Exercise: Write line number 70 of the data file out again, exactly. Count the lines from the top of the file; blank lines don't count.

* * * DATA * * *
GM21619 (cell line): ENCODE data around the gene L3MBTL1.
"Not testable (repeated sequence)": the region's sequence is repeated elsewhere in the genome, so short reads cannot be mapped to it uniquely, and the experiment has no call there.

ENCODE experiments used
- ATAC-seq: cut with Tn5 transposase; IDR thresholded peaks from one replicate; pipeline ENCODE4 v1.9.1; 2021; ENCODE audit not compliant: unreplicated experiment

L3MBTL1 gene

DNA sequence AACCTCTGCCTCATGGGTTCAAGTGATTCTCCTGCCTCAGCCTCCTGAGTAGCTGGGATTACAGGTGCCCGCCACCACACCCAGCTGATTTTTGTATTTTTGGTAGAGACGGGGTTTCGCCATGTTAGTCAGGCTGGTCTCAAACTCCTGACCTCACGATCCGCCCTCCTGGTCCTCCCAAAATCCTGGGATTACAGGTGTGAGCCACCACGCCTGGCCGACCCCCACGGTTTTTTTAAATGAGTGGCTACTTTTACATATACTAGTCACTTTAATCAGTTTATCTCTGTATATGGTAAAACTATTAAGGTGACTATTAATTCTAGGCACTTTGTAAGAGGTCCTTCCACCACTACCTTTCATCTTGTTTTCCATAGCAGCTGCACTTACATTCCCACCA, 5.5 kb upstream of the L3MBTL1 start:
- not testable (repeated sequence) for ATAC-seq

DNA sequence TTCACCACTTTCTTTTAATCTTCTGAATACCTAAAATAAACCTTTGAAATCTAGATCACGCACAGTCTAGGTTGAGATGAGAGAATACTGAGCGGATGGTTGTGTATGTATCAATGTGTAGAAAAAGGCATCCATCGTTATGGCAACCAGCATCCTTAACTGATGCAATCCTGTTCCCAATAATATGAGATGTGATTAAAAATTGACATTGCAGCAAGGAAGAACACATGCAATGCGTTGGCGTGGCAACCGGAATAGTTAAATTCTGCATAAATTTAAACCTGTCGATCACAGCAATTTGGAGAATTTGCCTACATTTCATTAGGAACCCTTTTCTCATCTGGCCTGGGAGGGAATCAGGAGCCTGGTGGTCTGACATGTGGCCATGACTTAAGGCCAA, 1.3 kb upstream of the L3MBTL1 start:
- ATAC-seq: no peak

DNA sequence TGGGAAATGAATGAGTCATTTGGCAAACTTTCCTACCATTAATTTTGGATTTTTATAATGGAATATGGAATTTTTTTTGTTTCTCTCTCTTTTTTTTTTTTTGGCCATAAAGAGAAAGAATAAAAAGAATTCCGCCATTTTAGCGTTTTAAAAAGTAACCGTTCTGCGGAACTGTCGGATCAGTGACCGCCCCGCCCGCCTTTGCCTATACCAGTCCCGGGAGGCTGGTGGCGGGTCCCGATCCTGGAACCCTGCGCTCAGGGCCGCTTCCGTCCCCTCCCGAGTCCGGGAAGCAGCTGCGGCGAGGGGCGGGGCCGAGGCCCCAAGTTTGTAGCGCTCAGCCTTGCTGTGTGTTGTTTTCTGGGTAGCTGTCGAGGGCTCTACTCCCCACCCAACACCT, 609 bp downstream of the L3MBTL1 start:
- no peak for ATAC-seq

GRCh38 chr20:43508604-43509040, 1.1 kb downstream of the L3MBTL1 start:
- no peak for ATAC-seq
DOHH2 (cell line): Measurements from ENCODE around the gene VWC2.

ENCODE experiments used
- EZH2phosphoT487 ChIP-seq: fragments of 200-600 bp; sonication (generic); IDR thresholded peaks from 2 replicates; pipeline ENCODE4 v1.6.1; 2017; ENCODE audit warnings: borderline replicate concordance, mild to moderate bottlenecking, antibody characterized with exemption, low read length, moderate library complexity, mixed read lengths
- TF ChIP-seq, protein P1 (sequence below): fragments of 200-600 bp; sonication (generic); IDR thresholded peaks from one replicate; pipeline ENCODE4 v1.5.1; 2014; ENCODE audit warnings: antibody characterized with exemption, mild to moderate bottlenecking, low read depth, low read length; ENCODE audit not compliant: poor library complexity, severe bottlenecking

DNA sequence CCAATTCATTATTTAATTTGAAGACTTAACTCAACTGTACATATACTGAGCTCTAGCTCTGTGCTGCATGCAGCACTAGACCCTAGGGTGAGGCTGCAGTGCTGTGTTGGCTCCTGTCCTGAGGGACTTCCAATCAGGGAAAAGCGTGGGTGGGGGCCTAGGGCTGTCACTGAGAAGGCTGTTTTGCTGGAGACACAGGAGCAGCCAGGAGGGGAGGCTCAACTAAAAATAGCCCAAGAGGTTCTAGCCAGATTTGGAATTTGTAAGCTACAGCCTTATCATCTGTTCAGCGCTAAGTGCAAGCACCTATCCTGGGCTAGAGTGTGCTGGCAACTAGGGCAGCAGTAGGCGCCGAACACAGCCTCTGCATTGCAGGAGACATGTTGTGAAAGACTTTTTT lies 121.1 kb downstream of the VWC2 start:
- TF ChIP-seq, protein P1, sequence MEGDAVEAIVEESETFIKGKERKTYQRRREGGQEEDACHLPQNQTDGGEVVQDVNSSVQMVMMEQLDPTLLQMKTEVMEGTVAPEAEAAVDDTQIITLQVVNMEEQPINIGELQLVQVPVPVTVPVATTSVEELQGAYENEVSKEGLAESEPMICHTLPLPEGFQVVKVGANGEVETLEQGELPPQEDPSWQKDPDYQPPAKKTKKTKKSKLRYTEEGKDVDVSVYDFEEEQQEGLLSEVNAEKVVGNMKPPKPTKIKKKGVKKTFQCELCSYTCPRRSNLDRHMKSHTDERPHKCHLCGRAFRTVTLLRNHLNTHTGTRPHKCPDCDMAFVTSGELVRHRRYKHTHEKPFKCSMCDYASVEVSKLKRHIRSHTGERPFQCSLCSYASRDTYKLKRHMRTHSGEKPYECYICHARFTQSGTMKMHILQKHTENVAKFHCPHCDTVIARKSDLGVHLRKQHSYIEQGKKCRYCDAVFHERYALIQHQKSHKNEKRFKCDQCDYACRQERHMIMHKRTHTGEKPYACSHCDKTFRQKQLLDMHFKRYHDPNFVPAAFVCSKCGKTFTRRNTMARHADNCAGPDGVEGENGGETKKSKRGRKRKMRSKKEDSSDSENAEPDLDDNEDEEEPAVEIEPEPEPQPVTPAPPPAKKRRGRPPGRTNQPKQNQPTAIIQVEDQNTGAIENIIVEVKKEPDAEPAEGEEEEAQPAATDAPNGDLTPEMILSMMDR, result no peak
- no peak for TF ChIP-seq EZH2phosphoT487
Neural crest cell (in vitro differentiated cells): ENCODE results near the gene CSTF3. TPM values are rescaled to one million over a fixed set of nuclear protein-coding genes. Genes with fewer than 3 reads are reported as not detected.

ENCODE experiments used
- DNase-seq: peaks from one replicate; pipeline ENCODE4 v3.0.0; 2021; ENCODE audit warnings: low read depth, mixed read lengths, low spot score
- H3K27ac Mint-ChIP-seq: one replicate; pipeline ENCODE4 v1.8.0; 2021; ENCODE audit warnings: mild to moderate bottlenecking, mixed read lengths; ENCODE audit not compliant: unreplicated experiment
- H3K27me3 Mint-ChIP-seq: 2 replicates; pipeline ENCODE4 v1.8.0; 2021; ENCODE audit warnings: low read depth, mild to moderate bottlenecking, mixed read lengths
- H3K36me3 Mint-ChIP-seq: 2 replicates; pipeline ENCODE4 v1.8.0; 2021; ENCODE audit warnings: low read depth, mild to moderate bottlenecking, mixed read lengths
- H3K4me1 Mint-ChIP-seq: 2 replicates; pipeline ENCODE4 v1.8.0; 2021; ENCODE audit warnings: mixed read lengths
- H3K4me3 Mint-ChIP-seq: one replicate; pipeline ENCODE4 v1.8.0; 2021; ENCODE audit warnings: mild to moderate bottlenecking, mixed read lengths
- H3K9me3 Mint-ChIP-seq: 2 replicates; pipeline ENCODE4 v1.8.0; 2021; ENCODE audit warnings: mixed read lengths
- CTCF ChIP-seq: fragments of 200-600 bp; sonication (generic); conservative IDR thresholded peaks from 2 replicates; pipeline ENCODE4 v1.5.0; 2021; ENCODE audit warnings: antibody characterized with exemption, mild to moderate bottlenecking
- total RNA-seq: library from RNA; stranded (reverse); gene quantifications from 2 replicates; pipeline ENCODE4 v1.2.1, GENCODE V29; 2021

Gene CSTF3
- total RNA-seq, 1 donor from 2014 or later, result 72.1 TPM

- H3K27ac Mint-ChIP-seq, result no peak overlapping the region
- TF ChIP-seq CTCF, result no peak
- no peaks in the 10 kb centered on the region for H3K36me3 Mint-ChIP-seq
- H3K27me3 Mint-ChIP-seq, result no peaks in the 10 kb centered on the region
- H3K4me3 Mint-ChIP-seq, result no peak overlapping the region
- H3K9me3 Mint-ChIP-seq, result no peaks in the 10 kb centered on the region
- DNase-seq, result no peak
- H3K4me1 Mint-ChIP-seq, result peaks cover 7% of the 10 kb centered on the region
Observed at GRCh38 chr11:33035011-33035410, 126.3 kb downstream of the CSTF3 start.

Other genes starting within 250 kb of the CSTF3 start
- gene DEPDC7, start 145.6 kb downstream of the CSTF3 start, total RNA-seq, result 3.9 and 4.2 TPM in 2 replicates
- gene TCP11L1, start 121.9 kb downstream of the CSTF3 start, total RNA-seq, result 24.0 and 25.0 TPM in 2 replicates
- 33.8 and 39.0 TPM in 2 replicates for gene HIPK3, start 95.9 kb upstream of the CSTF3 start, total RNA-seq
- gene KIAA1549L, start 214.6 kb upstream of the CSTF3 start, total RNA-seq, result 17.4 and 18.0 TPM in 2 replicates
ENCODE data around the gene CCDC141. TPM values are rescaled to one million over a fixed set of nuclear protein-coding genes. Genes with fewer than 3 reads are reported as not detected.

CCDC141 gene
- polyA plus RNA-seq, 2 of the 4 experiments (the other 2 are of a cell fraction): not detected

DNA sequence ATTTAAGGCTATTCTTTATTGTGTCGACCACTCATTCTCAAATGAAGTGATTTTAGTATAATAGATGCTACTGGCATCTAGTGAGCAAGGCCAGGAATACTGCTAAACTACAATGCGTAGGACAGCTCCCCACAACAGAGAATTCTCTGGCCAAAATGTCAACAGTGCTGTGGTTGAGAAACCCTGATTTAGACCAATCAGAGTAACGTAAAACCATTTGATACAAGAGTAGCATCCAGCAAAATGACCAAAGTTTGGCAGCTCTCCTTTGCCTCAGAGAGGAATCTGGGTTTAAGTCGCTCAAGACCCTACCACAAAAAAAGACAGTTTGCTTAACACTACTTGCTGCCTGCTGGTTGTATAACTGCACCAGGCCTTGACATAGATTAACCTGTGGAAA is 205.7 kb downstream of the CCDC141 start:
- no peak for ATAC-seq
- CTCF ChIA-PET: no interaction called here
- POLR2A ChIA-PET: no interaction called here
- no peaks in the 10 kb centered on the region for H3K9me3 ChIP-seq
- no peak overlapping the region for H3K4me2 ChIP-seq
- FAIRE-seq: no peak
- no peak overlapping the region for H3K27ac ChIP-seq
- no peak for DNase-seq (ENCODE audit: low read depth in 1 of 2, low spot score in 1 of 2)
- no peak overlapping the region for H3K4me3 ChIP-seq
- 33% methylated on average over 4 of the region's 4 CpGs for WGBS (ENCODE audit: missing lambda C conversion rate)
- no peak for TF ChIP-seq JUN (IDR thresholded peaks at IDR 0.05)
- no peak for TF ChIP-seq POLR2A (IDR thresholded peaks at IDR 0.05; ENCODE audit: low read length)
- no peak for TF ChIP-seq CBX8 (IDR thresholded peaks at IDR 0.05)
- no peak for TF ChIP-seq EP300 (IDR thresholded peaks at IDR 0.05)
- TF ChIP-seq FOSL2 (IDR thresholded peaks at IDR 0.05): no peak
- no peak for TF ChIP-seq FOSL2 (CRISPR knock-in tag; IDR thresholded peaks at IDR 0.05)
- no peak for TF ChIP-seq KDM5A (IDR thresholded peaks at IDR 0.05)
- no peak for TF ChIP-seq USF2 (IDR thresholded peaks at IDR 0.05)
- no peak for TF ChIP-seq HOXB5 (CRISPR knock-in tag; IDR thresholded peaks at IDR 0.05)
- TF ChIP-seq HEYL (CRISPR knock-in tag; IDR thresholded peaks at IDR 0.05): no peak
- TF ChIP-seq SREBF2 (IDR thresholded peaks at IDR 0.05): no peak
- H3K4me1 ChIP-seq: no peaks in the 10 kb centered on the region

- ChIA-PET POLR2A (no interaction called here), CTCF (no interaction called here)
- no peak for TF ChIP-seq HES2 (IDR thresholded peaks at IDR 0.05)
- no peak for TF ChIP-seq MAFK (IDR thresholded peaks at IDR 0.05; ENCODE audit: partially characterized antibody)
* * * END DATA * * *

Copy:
- no peak for TF ChIP-seq HOXB5 (CRISPR knock-in tag; IDR thresholded peaks at IDR 0.05)